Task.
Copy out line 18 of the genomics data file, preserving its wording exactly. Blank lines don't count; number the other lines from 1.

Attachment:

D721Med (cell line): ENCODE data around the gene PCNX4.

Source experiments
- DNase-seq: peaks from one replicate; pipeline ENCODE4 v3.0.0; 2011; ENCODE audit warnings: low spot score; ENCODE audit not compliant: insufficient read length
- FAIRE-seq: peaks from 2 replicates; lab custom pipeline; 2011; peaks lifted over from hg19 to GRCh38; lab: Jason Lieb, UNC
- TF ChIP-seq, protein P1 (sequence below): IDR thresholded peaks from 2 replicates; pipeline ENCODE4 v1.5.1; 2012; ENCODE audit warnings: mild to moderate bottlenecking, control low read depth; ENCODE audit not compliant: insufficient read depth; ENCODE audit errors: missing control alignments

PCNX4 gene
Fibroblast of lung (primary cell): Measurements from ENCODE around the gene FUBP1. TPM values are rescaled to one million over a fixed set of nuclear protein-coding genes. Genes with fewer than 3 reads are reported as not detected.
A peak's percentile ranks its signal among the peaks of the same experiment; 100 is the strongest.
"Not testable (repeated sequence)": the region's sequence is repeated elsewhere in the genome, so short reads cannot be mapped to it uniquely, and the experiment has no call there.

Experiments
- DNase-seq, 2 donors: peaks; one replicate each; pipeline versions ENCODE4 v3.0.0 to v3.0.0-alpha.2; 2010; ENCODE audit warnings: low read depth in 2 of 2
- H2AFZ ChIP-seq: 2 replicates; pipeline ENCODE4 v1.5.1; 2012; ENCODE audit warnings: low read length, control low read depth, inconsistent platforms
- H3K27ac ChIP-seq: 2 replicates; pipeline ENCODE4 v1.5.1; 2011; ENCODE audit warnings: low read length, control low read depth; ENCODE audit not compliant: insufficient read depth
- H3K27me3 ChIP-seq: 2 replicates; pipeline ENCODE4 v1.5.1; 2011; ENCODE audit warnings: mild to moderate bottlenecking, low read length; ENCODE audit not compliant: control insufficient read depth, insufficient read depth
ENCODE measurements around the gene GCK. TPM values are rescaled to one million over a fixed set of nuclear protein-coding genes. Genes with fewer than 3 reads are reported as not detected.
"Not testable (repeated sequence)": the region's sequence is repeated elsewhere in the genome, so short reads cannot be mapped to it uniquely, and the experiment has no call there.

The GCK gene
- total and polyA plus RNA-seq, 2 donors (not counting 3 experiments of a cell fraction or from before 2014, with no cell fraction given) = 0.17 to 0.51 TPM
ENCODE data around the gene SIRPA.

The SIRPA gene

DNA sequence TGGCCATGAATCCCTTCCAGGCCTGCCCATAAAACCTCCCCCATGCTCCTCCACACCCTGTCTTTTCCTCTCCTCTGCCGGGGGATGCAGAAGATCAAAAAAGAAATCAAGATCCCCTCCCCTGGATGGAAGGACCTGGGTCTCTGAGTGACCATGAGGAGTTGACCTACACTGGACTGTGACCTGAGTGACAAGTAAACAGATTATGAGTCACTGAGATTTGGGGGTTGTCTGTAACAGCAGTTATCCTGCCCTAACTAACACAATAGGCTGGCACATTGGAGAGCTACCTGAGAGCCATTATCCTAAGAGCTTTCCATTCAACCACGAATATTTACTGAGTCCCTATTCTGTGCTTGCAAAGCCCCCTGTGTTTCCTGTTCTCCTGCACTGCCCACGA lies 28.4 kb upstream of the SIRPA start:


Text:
- total and polyA plus RNA-seq, 2 donors (not counting 3 experiments of a cell fraction or from before 2014, with no cell fraction given) = 0.17 to 0.51 TPM